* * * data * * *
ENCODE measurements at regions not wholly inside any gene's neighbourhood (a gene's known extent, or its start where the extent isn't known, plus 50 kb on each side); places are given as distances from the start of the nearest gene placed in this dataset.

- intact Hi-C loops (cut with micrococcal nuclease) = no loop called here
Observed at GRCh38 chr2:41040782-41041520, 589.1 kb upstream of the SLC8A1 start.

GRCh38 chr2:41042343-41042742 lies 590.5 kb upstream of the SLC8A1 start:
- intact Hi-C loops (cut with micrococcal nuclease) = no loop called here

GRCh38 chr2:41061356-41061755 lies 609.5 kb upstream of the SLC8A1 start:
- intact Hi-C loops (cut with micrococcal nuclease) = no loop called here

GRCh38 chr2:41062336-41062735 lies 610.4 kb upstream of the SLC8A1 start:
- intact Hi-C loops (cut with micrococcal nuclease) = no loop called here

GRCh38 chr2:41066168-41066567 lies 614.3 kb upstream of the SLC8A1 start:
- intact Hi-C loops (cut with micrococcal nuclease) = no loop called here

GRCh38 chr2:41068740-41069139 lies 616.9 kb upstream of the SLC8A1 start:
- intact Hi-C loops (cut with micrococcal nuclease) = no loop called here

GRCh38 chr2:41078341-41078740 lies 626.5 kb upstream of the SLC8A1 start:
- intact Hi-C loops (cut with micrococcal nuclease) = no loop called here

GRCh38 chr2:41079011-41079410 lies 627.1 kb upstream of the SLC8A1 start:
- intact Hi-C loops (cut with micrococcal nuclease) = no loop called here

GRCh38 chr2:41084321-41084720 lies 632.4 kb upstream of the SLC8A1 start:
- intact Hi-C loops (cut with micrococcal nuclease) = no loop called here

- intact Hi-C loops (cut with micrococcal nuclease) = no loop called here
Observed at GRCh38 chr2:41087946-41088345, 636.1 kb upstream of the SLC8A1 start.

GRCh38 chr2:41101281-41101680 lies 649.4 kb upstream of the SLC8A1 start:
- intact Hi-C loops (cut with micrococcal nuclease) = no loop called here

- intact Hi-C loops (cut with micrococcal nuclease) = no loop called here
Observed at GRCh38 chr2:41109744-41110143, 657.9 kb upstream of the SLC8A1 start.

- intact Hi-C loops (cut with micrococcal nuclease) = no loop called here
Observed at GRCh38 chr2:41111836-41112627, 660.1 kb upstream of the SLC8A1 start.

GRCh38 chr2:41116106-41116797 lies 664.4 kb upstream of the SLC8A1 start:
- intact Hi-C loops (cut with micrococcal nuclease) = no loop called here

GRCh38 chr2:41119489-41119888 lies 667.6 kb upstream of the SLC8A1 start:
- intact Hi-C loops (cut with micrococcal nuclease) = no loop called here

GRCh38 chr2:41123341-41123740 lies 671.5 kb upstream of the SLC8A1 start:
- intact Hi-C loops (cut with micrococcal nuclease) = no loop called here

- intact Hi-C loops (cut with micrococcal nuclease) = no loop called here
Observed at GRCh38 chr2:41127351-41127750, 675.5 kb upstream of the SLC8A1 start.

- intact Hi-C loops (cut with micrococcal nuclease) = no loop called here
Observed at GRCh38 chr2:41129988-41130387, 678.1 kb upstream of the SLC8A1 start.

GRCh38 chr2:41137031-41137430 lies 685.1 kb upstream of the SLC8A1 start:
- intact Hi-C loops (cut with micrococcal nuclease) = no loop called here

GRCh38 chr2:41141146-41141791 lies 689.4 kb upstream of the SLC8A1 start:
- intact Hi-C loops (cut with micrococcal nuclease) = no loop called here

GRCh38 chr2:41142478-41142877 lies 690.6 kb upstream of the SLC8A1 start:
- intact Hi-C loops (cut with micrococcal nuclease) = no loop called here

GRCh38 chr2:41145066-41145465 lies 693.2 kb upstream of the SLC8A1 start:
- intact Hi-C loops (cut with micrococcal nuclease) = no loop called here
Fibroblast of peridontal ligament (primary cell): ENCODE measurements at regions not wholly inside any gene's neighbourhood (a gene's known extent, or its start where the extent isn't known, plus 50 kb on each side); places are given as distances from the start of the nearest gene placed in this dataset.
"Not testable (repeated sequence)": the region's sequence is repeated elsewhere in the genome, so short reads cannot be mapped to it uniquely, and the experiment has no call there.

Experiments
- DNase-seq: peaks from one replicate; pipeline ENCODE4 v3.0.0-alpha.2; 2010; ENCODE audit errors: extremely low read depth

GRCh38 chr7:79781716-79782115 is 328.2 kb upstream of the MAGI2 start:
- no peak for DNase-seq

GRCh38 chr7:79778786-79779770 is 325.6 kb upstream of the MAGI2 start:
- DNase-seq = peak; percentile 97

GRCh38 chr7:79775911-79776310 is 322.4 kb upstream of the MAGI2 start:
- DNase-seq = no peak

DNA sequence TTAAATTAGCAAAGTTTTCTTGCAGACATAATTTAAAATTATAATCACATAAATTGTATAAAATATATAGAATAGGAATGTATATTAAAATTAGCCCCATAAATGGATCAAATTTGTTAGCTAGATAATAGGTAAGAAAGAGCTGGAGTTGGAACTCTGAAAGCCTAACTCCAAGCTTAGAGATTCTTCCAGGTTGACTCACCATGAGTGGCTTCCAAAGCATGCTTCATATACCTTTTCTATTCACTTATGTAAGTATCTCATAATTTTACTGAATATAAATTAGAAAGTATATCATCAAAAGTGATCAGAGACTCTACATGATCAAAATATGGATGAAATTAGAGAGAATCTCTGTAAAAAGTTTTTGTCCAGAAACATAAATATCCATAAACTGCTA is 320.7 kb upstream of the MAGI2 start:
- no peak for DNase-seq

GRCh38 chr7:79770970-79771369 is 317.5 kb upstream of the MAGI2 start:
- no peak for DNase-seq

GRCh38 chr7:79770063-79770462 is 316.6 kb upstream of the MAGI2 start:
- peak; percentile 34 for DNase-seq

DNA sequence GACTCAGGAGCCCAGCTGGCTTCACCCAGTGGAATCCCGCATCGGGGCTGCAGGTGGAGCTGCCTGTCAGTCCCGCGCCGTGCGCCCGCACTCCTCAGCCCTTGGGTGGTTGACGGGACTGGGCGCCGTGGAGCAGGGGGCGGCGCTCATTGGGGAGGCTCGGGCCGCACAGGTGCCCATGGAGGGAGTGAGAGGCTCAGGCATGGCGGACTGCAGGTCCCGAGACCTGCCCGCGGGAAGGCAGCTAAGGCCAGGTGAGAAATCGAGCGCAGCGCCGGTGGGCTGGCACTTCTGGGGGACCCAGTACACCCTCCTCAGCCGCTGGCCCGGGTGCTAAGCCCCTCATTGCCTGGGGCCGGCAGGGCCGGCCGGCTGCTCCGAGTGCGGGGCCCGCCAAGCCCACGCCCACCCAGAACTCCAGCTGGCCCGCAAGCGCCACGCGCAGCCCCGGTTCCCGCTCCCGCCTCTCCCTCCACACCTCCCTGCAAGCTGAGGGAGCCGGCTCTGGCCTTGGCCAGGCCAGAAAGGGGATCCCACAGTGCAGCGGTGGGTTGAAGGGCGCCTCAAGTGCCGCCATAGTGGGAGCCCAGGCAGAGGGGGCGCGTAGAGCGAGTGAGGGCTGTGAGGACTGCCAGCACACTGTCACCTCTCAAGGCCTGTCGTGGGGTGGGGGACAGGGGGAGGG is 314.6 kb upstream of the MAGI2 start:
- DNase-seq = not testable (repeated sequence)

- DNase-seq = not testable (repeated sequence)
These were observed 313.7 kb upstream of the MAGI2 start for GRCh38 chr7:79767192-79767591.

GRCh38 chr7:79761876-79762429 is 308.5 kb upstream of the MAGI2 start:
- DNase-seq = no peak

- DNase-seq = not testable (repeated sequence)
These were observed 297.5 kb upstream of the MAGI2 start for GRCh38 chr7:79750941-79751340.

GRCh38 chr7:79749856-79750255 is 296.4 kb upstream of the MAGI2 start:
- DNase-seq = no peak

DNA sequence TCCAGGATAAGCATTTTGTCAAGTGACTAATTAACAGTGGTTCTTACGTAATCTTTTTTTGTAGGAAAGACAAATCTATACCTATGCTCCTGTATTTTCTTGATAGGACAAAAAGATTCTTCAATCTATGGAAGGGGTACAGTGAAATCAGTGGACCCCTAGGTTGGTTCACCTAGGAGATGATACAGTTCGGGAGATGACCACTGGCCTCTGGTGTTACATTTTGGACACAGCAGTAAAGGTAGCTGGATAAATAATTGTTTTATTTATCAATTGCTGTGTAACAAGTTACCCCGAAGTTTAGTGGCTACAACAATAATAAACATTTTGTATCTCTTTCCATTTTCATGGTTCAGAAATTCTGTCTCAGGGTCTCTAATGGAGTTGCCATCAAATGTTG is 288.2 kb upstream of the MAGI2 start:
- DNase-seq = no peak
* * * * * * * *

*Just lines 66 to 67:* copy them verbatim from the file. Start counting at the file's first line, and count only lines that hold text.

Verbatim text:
GRCh38 chr7:79761876-79762429 is 308.5 kb upstream of the MAGI2 start:
- DNase-seq = no peak